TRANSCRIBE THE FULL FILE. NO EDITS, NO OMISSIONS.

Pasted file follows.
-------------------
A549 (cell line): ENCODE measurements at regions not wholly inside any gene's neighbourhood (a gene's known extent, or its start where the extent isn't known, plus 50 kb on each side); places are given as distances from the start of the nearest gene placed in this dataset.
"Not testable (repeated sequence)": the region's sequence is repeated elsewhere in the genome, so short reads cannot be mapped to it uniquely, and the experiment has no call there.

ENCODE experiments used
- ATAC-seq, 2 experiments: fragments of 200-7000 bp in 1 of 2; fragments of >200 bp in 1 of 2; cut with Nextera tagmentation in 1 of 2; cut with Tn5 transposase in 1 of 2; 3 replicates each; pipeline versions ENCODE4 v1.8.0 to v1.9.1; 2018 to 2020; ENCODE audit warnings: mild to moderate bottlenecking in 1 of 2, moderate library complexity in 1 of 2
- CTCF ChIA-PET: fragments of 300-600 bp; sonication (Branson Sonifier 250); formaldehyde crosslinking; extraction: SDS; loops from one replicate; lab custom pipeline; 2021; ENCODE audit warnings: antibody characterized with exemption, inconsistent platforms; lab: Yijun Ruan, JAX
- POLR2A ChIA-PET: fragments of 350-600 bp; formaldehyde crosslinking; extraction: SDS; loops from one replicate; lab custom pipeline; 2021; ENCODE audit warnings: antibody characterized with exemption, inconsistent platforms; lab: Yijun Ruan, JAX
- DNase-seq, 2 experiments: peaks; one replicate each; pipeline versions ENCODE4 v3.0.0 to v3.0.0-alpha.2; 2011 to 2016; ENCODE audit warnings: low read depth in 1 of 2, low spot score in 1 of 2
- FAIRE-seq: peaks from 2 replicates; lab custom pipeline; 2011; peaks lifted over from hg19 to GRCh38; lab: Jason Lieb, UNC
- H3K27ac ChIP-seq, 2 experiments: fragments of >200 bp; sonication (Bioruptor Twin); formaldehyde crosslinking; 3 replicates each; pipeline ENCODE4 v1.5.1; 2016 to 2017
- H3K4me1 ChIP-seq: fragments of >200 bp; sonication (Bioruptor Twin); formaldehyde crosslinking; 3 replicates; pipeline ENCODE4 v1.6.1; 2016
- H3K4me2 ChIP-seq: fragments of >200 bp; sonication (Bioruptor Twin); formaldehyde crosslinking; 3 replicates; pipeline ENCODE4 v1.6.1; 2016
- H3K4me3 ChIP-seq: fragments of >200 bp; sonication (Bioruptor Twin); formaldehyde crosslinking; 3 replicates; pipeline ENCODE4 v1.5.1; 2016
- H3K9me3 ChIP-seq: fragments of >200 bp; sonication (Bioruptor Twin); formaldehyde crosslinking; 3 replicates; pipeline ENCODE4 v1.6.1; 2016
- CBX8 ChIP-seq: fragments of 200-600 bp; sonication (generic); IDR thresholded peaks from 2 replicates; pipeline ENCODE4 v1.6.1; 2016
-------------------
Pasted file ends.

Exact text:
A549 (cell line): ENCODE measurements at regions not wholly inside any gene's neighbourhood (a gene's known extent, or its start where the extent isn't known, plus 50 kb on each side); places are given as distances from the start of the nearest gene placed in this dataset.
"Not testable (repeated sequence)": the region's sequence is repeated elsewhere in the genome, so short reads cannot be mapped to it uniquely, and the experiment has no call there.

ENCODE experiments used
- ATAC-seq, 2 experiments: fragments of 200-7000 bp in 1 of 2; fragments of >200 bp in 1 of 2; cut with Nextera tagmentation in 1 of 2; cut with Tn5 transposase in 1 of 2; 3 replicates each; pipeline versions ENCODE4 v1.8.0 to v1.9.1; 2018 to 2020; ENCODE audit warnings: mild to moderate bottlenecking in 1 of 2, moderate library complexity in 1 of 2
- CTCF ChIA-PET: fragments of 300-600 bp; sonication (Branson Sonifier 250); formaldehyde crosslinking; extraction: SDS; loops from one replicate; lab custom pipeline; 2021; ENCODE audit warnings: antibody characterized with exemption, inconsistent platforms; lab: Yijun Ruan, JAX
- POLR2A ChIA-PET: fragments of 350-600 bp; formaldehyde crosslinking; extraction: SDS; loops from one replicate; lab custom pipeline; 2021; ENCODE audit warnings: antibody characterized with exemption, inconsistent platforms; lab: Yijun Ruan, JAX
- DNase-seq, 2 experiments: peaks; one replicate each; pipeline versions ENCODE4 v3.0.0 to v3.0.0-alpha.2; 2011 to 2016; ENCODE audit warnings: low read depth in 1 of 2, low spot score in 1 of 2
- FAIRE-seq: peaks from 2 replicates; lab custom pipeline; 2011; peaks lifted over from hg19 to GRCh38; lab: Jason Lieb, UNC
- H3K27ac ChIP-seq, 2 experiments: fragments of >200 bp; sonication (Bioruptor Twin); formaldehyde crosslinking; 3 replicates each; pipeline ENCODE4 v1.5.1; 2016 to 2017
- H3K4me1 ChIP-seq: fragments of >200 bp; sonication (Bioruptor Twin); formaldehyde crosslinking; 3 replicates; pipeline ENCODE4 v1.6.1; 2016
- H3K4me2 ChIP-seq: fragments of >200 bp; sonication (Bioruptor Twin); formaldehyde crosslinking; 3 replicates; pipeline ENCODE4 v1.6.1; 2016
- H3K4me3 ChIP-seq: fragments of >200 bp; sonication (Bioruptor Twin); formaldehyde crosslinking; 3 replicates; pipeline ENCODE4 v1.5.1; 2016
- H3K9me3 ChIP-seq: fragments of >200 bp; sonication (Bioruptor Twin); formaldehyde crosslinking; 3 replicates; pipeline ENCODE4 v1.6.1; 2016
- CBX8 ChIP-seq: fragments of 200-600 bp; sonication (generic); IDR thresholded peaks from 2 replicates; pipeline ENCODE4 v1.6.1; 2016